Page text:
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Professional development for teachers meeting cross-cultural challenges

Professional development for teachers meeting cross-cultural challenges When providing professional development for teachers, certain factors should be considered and included to ensure it is effective and enhances teacher practice and outcomes for children in their classes. While this is achieved in many curriculum areas, there has been little written about effective professional development for teachers in relation to Aboriginal education in Australia, enhancing teacher confidence in meeting the needs of Aboriginal and Torres Strait Islander children. This paper aims to describe a study concerned with the ongoing development of a professional learning framework empowering primary school teachers to infuse Aboriginal ways of seeing and being into their classroom practice.Design/methodology/approachDesign-based methodology, using semi-structured interviews with teachers, allowed for iterative amendment and improvement of the professional learning experiences. A description is provided linking the elements of successful professional development for teachers to the implementation of this study’s professional learning.FindingsKey findings are that if the elements noted in the literature pertaining to successful professional learning for teachers are included, change in practice does take place and is sustained, to the benefit of the children they teach. This study demonstrates the vital importance of ongoing collaboration and support for teachers undertaking professional development if they are going to change practice in the longer term.Originality/valueThe pedagogy described in this paper goes beyond content to an Aboriginal way of teaching children through modelling and how this can be infused into teaching practice. http://www.deepdyve.com/assets/images/DeepDyve-Logo-lg.png Journal for Multicultural Education Emerald Publishing

Professional development for teachers meeting cross-cultural challenges

Journal for Multicultural Education , Volume 14 (1): 14 – Apr 7, 2020

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Publisher
Emerald Publishing
Copyright
© Emerald Publishing Limited
ISSN
2053-535X
DOI
10.1108/jme-06-2019-0050
Publisher site
See Article on Publisher Site

Abstract

When providing professional development for teachers, certain factors should be considered and included to ensure it is effective and enhances teacher practice and outcomes for children in their classes. While this is achieved in many curriculum areas, there has been little written about effective professional development for teachers in relation to Aboriginal education in Australia, enhancing teacher confidence in meeting the needs of Aboriginal and Torres Strait Islander children. This paper aims to describe a study concerned with the ongoing development of a professional learning framework empowering primary school teachers to infuse Aboriginal ways of seeing and being into their classroom practice.Design/methodology/approachDesign-based methodology, using semi-structured interviews with teachers, allowed for iterative amendment and improvement of the professional learning experiences. A description is provided linking the elements of successful professional development for teachers to the implementation of this study’s professional learning.FindingsKey findings are that if the elements noted in the literature pertaining to successful professional learning for teachers are included, change in practice does take place and is sustained, to the benefit of the children they teach. This study demonstrates the vital importance of ongoing collaboration and support for teachers undertaking professional development if they are going to change practice in the longer term.Originality/valueThe pedagogy described in this paper goes beyond content to an Aboriginal way of teaching children through modelling and how this can be infused into teaching practice.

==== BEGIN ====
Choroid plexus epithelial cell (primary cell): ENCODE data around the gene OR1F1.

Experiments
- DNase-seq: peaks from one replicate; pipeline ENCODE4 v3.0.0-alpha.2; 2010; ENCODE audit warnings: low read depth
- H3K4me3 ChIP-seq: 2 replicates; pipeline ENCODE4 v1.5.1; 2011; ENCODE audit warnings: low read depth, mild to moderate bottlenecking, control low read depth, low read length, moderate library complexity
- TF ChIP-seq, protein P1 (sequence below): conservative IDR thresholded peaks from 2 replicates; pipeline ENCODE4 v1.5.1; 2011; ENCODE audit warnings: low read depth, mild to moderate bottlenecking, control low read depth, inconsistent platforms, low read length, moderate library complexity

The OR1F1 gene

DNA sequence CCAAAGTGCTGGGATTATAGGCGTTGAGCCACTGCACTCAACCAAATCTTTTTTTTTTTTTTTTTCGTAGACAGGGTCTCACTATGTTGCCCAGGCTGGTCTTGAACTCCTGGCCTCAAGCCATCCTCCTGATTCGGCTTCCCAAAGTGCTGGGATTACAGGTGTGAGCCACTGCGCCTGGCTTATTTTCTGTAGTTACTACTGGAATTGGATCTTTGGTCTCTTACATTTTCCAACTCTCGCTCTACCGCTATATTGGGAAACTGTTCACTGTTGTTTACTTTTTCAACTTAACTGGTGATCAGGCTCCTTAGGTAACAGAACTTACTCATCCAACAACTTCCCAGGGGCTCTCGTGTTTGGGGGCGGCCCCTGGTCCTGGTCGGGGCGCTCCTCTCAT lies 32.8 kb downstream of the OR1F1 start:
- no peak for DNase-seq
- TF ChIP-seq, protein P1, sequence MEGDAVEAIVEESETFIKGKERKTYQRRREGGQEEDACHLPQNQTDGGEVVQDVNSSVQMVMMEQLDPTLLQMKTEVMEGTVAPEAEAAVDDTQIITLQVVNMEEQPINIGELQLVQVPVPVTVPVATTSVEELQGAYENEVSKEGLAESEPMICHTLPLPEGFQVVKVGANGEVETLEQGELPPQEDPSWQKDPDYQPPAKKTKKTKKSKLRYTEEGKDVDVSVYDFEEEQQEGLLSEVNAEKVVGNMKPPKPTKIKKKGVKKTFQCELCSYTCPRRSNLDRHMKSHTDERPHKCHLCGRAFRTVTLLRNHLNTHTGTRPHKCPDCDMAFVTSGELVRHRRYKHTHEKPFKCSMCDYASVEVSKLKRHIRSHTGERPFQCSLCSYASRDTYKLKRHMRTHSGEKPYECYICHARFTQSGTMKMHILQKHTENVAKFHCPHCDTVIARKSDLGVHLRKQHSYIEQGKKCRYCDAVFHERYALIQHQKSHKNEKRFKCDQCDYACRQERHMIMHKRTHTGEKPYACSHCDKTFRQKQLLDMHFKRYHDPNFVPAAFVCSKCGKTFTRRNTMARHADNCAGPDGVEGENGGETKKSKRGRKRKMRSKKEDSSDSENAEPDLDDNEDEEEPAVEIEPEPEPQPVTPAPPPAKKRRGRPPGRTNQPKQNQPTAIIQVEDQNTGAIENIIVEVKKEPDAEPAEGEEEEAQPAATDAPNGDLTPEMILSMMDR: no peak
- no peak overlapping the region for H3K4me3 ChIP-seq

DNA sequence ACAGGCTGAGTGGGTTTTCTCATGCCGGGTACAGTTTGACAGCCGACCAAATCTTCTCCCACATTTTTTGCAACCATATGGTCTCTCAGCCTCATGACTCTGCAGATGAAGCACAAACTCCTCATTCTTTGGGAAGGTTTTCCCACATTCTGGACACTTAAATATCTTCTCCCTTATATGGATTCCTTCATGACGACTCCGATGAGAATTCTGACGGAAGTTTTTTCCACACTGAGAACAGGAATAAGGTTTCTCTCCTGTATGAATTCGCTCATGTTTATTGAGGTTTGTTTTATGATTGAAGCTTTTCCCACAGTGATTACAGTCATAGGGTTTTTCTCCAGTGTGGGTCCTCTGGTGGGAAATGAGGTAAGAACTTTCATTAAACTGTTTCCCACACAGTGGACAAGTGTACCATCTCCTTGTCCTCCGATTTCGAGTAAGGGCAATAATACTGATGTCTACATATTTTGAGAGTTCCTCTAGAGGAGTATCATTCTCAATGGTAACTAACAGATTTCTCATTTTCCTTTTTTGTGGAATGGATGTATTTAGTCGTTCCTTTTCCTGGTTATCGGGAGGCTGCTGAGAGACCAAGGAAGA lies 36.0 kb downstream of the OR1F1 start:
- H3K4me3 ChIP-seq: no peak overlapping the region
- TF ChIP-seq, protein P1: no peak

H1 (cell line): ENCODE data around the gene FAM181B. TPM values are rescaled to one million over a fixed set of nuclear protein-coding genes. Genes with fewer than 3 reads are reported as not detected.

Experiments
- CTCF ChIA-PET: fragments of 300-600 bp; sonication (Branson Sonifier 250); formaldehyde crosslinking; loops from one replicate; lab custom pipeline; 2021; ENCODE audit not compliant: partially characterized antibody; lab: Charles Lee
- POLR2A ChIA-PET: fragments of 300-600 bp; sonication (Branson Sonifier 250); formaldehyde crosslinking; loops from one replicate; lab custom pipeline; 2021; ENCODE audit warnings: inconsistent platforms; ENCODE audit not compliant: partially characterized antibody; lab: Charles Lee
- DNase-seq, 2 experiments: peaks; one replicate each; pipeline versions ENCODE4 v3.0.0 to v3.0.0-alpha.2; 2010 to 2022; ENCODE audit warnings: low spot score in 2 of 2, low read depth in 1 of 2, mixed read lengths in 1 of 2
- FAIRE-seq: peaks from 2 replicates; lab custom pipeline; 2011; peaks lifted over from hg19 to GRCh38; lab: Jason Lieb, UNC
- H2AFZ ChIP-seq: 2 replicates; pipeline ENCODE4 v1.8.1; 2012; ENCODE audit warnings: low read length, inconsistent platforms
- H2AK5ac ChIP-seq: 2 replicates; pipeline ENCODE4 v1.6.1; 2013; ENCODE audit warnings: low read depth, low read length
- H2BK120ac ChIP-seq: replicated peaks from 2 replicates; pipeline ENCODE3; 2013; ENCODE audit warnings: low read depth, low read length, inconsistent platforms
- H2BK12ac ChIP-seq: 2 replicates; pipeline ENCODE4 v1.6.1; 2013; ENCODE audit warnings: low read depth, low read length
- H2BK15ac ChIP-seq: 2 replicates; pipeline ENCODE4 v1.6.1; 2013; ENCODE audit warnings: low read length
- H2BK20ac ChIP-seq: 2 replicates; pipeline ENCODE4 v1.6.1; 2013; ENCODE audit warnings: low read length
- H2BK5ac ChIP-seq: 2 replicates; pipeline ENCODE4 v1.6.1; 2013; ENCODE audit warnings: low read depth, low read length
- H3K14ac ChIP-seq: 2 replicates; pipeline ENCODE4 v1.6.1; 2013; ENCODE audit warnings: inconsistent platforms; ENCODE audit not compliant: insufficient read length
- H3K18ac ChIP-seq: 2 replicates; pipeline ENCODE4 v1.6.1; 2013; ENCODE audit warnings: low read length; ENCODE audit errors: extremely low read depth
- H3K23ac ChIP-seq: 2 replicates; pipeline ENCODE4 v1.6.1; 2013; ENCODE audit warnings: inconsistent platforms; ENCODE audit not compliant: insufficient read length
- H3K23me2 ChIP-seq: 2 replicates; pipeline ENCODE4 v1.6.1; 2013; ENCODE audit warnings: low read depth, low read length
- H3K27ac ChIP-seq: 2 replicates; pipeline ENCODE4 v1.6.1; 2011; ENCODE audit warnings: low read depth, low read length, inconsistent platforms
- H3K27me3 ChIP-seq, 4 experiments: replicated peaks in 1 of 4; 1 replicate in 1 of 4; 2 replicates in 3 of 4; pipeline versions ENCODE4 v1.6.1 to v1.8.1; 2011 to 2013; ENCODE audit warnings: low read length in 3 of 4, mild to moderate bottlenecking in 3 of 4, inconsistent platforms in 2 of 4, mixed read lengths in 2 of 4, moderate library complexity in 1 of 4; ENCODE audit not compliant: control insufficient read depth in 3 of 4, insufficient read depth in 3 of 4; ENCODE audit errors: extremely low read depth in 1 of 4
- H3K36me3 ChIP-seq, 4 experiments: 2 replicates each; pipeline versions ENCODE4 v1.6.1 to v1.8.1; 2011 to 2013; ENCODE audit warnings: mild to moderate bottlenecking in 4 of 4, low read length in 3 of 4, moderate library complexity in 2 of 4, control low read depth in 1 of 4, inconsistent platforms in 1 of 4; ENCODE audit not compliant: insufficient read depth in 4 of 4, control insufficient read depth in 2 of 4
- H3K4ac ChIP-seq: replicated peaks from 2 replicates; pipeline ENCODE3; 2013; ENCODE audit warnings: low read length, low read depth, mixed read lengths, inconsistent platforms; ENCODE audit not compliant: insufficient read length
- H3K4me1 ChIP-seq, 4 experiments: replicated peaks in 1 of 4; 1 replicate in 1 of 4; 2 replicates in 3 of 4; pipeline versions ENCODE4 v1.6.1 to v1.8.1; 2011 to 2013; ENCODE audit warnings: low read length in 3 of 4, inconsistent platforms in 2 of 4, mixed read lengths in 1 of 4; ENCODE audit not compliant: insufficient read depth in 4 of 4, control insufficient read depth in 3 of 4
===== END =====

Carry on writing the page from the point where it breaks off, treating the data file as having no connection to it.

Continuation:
Journal

Journal for Multicultural EducationEmerald Publishing

Published: Apr 7, 2020

Keywords: Aboriginal education; Design-based methodology; Infusing Aboriginal ways of seeing; Professional learning development

References